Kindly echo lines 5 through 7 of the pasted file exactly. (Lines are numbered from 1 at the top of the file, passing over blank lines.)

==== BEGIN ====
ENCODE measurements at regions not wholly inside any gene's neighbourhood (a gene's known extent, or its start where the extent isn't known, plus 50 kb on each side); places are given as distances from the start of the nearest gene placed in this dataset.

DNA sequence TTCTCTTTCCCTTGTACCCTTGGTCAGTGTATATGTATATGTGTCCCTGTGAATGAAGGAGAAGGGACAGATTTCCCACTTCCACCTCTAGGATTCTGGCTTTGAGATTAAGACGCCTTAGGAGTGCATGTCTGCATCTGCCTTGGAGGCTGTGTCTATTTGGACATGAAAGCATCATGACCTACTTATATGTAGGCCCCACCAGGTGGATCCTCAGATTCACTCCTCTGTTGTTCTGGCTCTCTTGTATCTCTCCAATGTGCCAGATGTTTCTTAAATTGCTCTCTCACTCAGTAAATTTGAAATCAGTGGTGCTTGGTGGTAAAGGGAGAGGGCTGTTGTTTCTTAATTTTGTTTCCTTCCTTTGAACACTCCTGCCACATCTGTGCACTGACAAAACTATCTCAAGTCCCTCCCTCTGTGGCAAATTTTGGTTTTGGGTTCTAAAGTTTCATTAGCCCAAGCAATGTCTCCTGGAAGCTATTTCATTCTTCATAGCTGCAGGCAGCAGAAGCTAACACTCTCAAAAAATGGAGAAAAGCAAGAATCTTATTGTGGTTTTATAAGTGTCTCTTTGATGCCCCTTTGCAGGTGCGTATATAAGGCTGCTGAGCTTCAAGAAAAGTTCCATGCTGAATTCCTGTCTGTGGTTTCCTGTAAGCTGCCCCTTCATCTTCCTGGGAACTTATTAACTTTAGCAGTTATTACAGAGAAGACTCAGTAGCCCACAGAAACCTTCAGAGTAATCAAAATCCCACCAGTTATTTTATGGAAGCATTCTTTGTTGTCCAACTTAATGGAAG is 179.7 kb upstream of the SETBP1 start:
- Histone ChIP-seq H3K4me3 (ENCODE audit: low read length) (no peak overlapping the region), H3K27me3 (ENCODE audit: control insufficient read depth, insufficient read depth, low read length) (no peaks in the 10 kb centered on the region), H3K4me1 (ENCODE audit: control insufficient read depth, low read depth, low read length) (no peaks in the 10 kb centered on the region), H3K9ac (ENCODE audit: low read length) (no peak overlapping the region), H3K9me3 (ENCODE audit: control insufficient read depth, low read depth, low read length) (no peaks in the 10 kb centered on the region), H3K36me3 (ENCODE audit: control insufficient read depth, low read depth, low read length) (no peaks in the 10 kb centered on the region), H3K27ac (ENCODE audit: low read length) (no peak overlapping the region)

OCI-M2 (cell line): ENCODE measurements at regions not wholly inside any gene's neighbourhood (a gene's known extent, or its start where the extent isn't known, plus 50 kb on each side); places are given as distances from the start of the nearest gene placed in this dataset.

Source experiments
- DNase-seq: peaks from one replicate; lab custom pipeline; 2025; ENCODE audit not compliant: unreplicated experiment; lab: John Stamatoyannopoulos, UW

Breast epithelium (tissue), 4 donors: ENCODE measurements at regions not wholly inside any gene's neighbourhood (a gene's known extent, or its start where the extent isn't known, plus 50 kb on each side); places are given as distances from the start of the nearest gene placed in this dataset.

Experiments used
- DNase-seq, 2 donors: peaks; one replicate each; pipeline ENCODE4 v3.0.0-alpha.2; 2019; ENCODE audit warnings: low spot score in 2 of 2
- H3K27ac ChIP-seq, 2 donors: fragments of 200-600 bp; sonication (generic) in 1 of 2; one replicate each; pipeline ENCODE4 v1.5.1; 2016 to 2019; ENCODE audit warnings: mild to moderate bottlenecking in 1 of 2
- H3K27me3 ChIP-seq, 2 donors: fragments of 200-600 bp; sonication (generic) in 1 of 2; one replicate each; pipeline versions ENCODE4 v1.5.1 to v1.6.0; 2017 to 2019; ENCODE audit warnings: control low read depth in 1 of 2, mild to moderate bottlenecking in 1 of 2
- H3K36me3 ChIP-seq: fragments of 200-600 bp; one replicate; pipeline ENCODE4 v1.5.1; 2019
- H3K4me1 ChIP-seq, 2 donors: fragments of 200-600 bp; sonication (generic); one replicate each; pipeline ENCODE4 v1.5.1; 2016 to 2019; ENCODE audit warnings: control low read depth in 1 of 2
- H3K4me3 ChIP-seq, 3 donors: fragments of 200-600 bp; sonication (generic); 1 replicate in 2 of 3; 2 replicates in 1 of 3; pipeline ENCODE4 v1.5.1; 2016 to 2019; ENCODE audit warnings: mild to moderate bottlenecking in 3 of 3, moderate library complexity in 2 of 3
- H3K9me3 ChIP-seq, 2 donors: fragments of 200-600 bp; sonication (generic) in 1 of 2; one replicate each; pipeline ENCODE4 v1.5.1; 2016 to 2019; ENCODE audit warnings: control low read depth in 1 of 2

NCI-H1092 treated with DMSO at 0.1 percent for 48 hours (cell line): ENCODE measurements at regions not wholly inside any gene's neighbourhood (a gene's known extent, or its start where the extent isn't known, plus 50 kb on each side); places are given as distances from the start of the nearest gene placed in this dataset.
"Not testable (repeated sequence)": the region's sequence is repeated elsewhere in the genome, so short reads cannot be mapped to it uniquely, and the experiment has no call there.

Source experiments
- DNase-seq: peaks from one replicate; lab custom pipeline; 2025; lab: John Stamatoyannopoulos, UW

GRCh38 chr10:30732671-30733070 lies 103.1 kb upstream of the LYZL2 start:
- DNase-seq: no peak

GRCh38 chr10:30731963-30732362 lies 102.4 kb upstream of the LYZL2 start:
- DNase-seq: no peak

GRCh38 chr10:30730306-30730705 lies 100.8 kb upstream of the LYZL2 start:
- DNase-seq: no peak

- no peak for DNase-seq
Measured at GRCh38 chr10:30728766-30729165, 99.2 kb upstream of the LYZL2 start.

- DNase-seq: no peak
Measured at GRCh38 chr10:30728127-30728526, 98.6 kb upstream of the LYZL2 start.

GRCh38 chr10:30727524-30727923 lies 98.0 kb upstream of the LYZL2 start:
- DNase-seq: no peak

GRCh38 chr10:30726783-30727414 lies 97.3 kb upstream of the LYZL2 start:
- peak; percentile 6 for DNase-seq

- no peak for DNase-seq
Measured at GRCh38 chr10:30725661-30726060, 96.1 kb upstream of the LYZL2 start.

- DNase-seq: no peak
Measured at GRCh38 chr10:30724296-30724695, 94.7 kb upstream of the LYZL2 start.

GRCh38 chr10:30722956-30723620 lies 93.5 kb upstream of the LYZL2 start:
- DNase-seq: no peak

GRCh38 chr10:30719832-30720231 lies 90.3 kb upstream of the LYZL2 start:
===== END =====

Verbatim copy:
Source experiments
- DNase-seq: peaks from one replicate; lab custom pipeline; 2025; ENCODE audit not compliant: unreplicated experiment; lab: John Stamatoyannopoulos, UW

Breast epithelium (tissue), 4 donors: ENCODE measurements at regions not wholly inside any gene's neighbourhood (a gene's known extent, or its start where the extent isn't known, plus 50 kb on each side); places are given as distances from the start of the nearest gene placed in this dataset.